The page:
The main issue I would point out is that the distance to a fault could be important information when buying a home, however seismic forces are very unpredictable. In a seismic event the surface of the earth has liquid qualities in how it reacts. Because of this, underground conditions can be blocked or the force waves can be reflected to or away. Picture a rock being dropped in a shallow pool of water, the ring waves would look like how seismic waves move. Now if you place rocks in the pool you will see how seismic forces react with the interference that the underground conditions may cause. Seismic forces can reflect forces too or away depending on where in the fault the forces come from. Perhaps your property is located on the rock. So even the best research may not bring the results and protection you want. The 2 story apartment building that failed in the Northridge Earthquake of 1994 had and an identical building next door which was built by the same people at the same time and did not fail. I have inspected hundreds of homes damaged by earthquakes; a neighborhood can have both heavily damaged and non-damaged homes. Bottom line is that in an earthquake it is really hit and miss.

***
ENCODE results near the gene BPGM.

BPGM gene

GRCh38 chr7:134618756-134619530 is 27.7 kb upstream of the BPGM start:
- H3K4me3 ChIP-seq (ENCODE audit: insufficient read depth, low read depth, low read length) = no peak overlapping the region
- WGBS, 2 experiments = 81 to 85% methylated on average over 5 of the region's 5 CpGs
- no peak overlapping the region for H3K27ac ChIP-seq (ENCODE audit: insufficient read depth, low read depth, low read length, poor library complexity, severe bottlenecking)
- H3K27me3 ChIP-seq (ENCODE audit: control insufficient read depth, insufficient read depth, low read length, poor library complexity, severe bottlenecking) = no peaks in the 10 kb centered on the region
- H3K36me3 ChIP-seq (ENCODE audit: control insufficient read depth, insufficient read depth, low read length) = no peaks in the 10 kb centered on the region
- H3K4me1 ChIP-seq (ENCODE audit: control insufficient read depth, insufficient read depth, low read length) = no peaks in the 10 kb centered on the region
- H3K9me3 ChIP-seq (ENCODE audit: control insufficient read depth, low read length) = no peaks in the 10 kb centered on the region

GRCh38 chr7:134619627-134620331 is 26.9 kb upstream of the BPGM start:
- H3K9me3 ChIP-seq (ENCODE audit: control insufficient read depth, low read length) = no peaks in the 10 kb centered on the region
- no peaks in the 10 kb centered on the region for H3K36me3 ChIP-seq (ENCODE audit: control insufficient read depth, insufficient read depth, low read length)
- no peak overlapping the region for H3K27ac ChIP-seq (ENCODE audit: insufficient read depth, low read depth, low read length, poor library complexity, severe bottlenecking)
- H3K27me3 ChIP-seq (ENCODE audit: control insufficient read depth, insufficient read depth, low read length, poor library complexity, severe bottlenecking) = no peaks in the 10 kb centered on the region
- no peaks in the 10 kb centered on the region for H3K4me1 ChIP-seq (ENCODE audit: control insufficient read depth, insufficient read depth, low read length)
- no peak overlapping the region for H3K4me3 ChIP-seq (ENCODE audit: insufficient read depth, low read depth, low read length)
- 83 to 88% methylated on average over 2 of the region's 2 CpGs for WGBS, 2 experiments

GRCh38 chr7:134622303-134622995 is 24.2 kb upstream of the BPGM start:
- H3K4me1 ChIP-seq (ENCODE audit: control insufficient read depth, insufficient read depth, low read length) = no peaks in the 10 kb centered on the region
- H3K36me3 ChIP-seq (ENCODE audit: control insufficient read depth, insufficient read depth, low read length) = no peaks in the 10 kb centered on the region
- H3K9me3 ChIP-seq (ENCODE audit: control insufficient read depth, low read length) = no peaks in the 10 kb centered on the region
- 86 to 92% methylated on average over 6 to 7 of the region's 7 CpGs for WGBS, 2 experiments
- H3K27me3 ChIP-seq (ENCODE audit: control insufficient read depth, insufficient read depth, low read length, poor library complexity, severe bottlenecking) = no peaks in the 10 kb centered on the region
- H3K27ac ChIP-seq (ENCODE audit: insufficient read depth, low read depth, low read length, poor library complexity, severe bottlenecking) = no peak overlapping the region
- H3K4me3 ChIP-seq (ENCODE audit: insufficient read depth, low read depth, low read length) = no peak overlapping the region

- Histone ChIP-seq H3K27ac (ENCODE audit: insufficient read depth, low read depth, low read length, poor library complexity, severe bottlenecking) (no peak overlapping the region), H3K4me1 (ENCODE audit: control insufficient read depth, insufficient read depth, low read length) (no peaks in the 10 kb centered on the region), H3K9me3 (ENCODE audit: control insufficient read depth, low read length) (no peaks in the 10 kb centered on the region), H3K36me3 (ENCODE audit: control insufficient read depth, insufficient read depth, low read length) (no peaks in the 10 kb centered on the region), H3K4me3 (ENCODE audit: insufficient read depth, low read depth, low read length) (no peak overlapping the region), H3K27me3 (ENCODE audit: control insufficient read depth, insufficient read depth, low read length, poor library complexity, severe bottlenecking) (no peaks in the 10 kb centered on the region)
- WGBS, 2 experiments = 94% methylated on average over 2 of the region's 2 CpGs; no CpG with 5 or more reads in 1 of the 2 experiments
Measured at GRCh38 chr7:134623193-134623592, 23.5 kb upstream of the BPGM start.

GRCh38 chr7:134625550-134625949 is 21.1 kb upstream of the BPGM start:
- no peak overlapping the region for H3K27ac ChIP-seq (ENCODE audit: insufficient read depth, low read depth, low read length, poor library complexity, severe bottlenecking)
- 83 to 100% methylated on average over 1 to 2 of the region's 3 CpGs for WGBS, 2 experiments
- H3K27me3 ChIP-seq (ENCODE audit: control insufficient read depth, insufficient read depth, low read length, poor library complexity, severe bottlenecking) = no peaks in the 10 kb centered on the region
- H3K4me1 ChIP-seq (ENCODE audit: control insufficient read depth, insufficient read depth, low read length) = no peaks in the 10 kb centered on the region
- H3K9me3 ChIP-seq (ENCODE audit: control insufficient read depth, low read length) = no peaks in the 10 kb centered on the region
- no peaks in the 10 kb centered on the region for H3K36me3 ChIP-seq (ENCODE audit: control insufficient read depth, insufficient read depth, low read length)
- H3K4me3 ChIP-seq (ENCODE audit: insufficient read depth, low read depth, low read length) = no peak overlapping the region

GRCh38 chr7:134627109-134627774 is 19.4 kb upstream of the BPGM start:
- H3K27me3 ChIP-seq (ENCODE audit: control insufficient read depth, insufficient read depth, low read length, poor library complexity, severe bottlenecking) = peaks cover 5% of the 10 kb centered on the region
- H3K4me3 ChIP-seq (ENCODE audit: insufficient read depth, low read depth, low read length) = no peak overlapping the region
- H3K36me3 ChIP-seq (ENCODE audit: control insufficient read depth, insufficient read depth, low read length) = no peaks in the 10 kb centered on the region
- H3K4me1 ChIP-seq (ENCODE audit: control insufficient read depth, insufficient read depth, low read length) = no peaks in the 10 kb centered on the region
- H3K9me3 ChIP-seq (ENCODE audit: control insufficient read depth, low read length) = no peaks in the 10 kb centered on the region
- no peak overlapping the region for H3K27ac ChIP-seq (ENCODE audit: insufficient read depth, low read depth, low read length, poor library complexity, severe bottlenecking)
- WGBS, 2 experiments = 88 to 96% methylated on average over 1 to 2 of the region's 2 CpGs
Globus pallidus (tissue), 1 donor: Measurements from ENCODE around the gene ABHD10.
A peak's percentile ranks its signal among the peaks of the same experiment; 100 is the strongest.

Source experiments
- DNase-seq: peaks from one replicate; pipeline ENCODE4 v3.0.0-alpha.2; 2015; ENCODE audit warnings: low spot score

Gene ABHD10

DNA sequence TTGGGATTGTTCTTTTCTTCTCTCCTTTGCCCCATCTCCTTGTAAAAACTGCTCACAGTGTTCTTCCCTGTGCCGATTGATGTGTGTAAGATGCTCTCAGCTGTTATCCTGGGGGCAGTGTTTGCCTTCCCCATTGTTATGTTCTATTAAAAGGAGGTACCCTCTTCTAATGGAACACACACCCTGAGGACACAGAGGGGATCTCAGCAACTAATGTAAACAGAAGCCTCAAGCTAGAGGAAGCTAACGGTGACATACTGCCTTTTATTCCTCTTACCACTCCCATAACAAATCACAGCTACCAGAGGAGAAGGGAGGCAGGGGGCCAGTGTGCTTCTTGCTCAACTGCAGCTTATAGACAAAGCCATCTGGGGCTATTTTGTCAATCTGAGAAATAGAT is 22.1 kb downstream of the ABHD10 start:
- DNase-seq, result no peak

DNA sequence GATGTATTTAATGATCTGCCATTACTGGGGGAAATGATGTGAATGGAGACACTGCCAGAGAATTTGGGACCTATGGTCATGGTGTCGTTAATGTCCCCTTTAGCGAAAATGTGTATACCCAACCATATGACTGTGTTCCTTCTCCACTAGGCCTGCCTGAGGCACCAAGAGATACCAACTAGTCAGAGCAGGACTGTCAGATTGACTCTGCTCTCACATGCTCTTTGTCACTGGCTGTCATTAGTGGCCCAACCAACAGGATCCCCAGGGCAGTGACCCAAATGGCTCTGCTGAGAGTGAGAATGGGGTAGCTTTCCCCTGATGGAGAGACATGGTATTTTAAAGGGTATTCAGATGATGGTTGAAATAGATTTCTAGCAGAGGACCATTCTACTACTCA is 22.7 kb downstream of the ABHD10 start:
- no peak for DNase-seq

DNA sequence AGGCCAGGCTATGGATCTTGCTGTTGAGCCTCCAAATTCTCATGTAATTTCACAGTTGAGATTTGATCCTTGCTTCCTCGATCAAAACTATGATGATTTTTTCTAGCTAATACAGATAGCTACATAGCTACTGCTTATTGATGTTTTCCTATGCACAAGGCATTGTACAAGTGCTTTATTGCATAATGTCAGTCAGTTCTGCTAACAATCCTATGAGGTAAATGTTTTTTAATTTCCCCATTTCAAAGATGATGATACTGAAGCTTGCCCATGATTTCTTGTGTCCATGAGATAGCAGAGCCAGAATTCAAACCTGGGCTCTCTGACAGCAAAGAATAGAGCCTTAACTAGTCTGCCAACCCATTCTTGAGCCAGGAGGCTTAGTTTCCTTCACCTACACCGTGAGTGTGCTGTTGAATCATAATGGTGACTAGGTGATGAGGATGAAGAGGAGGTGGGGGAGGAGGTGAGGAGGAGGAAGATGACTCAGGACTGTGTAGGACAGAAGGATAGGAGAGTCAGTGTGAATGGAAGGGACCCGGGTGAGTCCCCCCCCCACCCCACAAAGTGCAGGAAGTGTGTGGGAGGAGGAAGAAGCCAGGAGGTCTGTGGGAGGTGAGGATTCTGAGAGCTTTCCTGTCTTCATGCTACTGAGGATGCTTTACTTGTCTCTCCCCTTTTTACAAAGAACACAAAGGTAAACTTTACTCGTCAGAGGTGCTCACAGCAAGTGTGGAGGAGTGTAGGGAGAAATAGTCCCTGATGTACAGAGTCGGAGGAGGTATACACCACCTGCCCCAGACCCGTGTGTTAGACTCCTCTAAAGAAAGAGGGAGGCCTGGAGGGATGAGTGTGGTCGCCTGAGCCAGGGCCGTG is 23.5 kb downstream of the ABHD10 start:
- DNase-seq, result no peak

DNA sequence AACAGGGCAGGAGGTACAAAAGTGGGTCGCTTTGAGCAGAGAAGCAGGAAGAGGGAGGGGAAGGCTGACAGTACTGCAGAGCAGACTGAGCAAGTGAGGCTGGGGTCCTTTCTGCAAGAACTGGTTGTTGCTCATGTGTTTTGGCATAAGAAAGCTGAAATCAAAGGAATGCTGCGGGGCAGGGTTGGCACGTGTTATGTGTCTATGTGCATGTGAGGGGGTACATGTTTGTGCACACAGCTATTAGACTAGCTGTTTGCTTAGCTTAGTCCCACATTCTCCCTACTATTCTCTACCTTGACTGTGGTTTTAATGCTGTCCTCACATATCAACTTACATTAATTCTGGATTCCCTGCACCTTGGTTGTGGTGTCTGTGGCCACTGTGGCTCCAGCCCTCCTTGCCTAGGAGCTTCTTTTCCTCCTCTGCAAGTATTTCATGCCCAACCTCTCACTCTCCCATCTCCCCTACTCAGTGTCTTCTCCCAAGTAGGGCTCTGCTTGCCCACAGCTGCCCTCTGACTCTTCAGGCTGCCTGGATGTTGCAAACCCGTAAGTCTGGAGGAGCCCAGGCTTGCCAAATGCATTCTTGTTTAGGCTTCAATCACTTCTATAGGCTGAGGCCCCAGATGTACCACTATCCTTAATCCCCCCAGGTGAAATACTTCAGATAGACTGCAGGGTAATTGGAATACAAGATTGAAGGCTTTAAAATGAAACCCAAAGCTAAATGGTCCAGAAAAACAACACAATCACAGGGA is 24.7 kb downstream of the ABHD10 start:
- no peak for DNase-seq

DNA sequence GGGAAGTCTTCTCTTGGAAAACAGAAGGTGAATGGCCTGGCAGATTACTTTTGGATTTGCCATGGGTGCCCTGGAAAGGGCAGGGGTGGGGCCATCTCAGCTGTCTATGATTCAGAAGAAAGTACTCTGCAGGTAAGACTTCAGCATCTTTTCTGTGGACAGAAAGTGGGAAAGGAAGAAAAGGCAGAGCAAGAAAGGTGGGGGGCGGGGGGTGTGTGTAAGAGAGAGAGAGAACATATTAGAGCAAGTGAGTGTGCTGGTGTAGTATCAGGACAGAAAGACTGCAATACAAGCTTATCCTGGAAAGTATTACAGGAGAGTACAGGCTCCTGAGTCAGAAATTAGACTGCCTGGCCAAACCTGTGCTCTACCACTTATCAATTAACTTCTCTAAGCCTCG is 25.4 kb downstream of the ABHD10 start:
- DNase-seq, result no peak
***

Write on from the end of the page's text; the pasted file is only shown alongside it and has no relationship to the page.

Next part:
One thing you can do it make sure your home has as many seismic resisting elements as possible. An Architect or Engineer can advise on those measures.
Your local building department would be a great source of information for all regional hazards.
Curt V. Schultz, REALTOR - Architect
You can search the property address at http://myhazards.calema.ca.gov/ to check if a property is in a EQ Hazard zone.
You can also look up a property's FEMA Flood Maps here:
If you are really serious about a property I would consider a Natural Hazards Disclosure report from Disclosure Source, their Premium Report http://www.disclosuresource.com/order.asp
Does it matter if the property is in a Seismic Zone? Probably, and it probably matters what the size of the EQ is too!